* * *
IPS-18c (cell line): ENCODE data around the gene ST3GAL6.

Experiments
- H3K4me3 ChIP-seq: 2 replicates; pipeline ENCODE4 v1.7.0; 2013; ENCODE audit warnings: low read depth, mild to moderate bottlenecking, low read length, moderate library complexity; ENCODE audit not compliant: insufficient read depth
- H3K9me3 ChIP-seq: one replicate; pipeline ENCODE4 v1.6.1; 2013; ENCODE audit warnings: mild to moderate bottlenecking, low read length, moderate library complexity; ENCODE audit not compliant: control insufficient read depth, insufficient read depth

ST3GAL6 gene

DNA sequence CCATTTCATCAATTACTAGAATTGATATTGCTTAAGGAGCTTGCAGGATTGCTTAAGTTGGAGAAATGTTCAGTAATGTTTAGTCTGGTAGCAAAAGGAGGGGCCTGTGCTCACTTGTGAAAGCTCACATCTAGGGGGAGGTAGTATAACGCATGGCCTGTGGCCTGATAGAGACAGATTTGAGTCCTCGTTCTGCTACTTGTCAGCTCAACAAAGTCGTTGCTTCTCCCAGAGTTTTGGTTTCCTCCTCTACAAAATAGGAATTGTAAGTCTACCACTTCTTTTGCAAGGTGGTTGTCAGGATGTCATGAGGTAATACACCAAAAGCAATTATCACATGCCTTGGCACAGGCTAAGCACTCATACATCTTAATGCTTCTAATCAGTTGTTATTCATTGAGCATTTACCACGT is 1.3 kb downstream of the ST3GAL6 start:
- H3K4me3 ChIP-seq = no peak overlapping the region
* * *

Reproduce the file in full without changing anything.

IPS-18c (cell line): ENCODE data around the gene ST3GAL6.

Experiments
- H3K4me3 ChIP-seq: 2 replicates; pipeline ENCODE4 v1.7.0; 2013; ENCODE audit warnings: low read depth, mild to moderate bottlenecking, low read length, moderate library complexity; ENCODE audit not compliant: insufficient read depth
- H3K9me3 ChIP-seq: one replicate; pipeline ENCODE4 v1.6.1; 2013; ENCODE audit warnings: mild to moderate bottlenecking, low read length, moderate library complexity; ENCODE audit not compliant: control insufficient read depth, insufficient read depth

ST3GAL6 gene

DNA sequence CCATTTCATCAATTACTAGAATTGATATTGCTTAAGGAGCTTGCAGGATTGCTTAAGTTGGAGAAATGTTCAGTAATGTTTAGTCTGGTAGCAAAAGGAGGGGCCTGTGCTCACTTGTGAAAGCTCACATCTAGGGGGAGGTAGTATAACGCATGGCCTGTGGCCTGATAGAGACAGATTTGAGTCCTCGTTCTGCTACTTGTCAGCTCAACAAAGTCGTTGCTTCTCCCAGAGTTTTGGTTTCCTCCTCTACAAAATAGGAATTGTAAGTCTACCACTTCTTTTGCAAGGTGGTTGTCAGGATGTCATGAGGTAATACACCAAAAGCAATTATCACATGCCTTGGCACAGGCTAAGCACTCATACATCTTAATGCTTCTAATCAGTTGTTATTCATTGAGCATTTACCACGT is 1.3 kb downstream of the ST3GAL6 start:
- H3K4me3 ChIP-seq = no peak overlapping the region